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Change and Culture

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Introduction

The scientific management approaches had mostly emphasized on specialization and incurring of high human and organizational costs. The classical theorists had insisted on providing and enforcing rules and regulations, decision making by a central figure, division of labor and job specialization. Job specialization based its reasoning from the theory that repetitiveness will lead to efficiency. This theory was later challenged for lack of job challenges and the routine job which meant that workers were not as productive. This led to the creation of another theory that suggested designing a program with job motivation and job enrichment strategies that led to creating a personal incentive and emphasize on job satisfaction as a way of improving management style (Parket et.al, 2001).

Change in organization has been thought to be inevitable and the only way to guarantee future survival of any organization. Culture has been thought as the way things are done within a given setting and refers to norms, beliefs, values and attitudes which play a part in determining how individuals or a group in an organization behaves. Culture include such factors as the relationship between the organization and its customers, suppliers, type and level of collaborative decision making, the pace and steps followed in making decisions, level of controls and formality, risk tolerance, rewarding performance to mention but a few.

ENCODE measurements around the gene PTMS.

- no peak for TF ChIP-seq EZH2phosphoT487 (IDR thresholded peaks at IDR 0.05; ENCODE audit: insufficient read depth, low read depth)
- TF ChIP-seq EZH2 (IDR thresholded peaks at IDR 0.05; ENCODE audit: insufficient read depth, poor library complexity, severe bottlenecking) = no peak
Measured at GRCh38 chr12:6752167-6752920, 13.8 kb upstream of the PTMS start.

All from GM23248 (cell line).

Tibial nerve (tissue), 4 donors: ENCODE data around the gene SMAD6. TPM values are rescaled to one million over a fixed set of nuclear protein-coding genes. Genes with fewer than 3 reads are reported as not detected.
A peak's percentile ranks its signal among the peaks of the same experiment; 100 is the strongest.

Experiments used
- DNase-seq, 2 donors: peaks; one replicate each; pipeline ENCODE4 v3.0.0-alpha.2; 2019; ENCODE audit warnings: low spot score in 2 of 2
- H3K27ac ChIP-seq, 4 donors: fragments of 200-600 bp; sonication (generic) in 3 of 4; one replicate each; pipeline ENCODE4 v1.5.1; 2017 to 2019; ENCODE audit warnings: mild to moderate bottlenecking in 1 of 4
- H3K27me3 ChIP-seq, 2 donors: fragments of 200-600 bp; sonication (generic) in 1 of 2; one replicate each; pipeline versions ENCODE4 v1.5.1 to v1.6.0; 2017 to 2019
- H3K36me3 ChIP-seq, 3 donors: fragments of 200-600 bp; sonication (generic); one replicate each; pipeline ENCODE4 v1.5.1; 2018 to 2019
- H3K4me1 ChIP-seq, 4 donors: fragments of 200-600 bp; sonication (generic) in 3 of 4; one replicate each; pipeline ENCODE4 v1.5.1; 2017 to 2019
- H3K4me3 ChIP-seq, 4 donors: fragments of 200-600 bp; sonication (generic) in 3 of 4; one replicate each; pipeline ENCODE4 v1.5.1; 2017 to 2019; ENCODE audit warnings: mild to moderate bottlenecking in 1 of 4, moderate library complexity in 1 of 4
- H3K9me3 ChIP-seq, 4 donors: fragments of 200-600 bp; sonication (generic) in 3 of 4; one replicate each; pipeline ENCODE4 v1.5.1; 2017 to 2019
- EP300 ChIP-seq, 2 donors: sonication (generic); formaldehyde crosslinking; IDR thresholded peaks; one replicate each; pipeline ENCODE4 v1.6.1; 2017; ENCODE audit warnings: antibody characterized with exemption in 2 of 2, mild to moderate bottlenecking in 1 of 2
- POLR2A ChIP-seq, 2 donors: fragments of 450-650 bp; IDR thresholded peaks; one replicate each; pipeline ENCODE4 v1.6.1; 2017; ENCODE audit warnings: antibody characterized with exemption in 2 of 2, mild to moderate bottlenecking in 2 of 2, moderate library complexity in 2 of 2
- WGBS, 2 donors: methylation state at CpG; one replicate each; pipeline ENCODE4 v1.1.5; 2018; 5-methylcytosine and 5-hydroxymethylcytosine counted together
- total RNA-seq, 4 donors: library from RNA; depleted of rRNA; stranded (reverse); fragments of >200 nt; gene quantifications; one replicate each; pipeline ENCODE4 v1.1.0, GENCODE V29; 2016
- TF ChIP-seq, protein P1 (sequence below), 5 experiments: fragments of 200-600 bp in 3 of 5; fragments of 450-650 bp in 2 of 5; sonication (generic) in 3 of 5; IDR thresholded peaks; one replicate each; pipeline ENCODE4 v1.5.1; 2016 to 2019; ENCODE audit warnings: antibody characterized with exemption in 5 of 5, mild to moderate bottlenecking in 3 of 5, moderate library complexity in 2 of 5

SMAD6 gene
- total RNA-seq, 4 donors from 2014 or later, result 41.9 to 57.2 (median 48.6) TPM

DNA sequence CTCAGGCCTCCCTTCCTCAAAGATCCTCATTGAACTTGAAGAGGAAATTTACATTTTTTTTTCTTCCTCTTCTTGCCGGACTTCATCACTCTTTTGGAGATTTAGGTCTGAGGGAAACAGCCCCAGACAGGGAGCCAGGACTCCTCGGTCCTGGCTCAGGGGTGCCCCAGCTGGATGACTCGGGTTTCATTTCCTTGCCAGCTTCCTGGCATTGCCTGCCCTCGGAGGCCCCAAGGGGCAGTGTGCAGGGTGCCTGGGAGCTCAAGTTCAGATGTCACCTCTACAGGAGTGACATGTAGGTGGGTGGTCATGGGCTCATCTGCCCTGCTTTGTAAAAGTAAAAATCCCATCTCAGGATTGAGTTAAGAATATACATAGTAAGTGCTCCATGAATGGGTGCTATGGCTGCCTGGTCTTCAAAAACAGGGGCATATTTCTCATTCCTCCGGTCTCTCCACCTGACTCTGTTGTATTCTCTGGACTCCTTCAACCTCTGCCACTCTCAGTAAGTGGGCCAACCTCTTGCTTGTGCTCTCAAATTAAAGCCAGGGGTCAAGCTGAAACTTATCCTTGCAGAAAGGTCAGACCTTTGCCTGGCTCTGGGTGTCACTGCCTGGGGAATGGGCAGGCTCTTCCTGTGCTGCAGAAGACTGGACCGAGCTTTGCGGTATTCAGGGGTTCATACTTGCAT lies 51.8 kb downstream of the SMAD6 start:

According to Ramirez, (1994) organizational change is the wide range alteration, accumulation and or elimination of official, designed or supported service constituent as well as its associated credentials. It has been suggested that the concept does not include smaller changes but rather wide-range changes which include changes in mission adoption of new technology, mergers, right sizing, re-engineering, redesigning,  acquisitions, major collaboration, adoption of new programs for instance total quality management, re-engineering. This article will explain redesigning process as well as the performance expectations to be considered in the design. The article will also discuss the steps that should be followed in making an organization a learning organization.